Luke Wright has a pressing motivation to put himself in pole position for England's new era.
In the aftermath of this winter's Ashes misery, Wright is one of several who have an obvious chance to demonstrate they can prosper in Kevin Pietersen's absence.
He fluffed in his lines in three Twenty20s in Australia, as England completed a miserable set of series defeats down under in all formats.
But since then, a new management regime has dispensed permanently with record runscorer Pietersen.
The onus is therefore on others to press their claims, starting in three one-day internationals in Antigua and then three Twenty20s in Barbados against West Indies before Stuart Broad's team travel on to the T20 World Cup in Bangladesh.
As batting all-rounder Wright approaches his 29th birthday, he is anxious to extend his limited-overs repertoire again in time for next winter's World Cup - and knows he has a prime opportunity to impress coach Ashley Giles here.
Only two of Wright's 48 ODI caps have come in almost three years since the 2011 World Cup in India.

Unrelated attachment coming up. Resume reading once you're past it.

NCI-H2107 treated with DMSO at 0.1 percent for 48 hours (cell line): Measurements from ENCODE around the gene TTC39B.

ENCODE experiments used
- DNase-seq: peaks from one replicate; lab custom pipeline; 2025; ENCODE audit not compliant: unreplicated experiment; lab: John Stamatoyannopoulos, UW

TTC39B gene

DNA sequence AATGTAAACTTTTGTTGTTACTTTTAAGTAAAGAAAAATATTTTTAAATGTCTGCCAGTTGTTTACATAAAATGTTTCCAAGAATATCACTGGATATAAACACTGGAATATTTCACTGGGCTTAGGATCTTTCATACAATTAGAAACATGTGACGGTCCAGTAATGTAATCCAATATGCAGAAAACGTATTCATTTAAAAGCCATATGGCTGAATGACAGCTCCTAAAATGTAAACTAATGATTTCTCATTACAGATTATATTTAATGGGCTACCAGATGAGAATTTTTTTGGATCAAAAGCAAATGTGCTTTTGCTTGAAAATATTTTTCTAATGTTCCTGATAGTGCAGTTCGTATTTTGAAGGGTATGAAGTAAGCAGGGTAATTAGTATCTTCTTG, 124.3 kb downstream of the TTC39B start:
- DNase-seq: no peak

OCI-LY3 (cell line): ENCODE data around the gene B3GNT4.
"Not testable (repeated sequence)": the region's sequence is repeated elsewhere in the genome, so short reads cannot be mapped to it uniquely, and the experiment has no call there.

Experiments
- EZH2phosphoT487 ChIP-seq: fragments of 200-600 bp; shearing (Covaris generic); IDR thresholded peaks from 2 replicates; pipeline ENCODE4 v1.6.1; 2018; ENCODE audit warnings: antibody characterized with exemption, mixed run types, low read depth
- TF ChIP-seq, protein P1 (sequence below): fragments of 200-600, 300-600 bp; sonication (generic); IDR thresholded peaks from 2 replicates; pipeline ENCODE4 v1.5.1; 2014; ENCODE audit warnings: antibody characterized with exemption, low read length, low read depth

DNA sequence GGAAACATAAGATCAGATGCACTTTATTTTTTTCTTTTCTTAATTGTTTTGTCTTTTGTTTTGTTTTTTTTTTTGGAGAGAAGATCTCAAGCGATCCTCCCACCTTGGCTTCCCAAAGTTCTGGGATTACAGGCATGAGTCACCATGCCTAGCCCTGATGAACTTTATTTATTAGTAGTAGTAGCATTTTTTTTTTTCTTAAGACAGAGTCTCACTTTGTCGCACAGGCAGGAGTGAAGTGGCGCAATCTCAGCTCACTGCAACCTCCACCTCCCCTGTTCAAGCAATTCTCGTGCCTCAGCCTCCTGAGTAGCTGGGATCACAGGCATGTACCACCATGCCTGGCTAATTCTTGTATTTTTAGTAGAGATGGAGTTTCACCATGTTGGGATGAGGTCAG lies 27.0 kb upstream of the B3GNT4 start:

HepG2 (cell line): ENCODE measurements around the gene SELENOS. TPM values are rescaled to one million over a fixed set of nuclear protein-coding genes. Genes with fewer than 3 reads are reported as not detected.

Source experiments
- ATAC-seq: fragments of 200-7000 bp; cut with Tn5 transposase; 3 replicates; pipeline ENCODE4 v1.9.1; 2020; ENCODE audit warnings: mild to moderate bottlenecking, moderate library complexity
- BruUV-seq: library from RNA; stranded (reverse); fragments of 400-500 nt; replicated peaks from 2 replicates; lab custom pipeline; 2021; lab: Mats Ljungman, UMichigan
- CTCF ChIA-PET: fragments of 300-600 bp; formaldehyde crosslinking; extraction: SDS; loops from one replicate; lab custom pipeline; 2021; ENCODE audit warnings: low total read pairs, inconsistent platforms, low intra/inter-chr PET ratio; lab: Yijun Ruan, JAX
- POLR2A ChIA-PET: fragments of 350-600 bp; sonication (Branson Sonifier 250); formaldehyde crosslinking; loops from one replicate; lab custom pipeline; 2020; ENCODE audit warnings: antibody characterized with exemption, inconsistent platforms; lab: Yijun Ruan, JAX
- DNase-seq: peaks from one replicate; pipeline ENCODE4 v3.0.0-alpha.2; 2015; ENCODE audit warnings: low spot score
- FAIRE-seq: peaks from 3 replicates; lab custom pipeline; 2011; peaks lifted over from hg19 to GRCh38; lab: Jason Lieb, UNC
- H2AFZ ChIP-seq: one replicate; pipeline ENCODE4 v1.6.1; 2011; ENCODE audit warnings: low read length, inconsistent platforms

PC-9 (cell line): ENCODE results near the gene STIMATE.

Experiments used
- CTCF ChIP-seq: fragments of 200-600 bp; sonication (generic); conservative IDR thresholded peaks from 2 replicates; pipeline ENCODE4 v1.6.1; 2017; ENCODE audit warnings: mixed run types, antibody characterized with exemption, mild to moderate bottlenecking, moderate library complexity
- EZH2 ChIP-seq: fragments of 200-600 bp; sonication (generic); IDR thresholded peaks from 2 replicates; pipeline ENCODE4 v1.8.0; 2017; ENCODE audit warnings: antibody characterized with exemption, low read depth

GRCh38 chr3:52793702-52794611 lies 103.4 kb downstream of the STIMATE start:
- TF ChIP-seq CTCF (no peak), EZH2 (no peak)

But he said: "I certainly want to get into the one-day side.
"I'm desperate to push for that, with a World Cup coming up next year for the 50-over format - and I want to be in that.
"I've just got to score big runs, get the nod first... then that's all I can do.
"It doesn't mean you're guaranteed to get a place.
"It's going to be tough to break in, but you're only going to do that from performing well here in front of 'Gilo'. I hope I can do that."
Wright had mixed feelings at being part of the wipe-out for England players in this month's Indian Premier League auction.
"I was obviously disappointed," he said.
"(But) it's sort of a 'win-win' really. I knew if I didn't get picked up, I'd go back to Sussex - and I love it there as well. So I couldn't really miss out.
"You naturally want to be involved in big tournaments. But there are a lot of big players going into that auction, and there were better players than me who missed out as well."
The overlap between IPL and the start of the English season is a snag the Indian franchises appear increasingly unwilling to overlook.
"I think it makes it hard," Wright added.
"Obviously, we have to pay big compensation to our clubs so naturally we have to go in at higher base prices - which I know puts quite a lot of people off.
"So you are up against it.
"There are guys who are playing a lot of Twenty20 cricket for Australia going in at 50,000 US dollars - and obviously you can't compete with that.
"It's always going to be difficult, and I knew going into the auction there was every chance I wouldn't get picked up."